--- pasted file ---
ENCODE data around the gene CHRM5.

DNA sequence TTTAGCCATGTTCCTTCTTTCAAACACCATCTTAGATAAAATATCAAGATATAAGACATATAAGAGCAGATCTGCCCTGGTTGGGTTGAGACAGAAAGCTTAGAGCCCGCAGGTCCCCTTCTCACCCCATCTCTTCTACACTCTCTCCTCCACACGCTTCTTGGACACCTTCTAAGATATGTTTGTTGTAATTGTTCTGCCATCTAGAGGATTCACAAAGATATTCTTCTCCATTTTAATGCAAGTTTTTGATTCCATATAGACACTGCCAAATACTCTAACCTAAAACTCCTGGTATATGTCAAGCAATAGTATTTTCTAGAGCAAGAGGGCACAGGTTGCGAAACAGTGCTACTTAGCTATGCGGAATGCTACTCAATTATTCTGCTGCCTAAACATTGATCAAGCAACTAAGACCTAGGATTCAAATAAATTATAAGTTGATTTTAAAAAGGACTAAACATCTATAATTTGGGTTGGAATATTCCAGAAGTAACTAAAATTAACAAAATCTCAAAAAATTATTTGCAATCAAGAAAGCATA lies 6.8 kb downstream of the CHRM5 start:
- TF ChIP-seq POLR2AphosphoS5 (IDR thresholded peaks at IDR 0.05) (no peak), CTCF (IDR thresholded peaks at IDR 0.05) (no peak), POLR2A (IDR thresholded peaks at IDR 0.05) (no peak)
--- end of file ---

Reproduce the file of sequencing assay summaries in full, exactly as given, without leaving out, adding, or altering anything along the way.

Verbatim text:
ENCODE data around the gene CHRM5.

DNA sequence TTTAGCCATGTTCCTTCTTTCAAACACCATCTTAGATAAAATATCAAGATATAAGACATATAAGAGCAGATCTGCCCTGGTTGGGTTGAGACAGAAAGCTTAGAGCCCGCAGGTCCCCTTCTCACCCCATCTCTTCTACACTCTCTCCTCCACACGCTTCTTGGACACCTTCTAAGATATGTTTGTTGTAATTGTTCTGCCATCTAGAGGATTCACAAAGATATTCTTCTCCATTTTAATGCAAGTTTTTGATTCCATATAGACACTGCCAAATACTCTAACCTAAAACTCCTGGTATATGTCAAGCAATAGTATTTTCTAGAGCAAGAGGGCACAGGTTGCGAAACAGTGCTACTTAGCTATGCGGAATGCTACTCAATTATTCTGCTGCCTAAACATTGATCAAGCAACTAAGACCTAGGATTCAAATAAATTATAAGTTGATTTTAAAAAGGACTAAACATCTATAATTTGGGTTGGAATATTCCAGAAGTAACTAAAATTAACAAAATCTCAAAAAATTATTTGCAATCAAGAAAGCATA lies 6.8 kb downstream of the CHRM5 start:
- TF ChIP-seq POLR2AphosphoS5 (IDR thresholded peaks at IDR 0.05) (no peak), CTCF (IDR thresholded peaks at IDR 0.05) (no peak), POLR2A (IDR thresholded peaks at IDR 0.05) (no peak)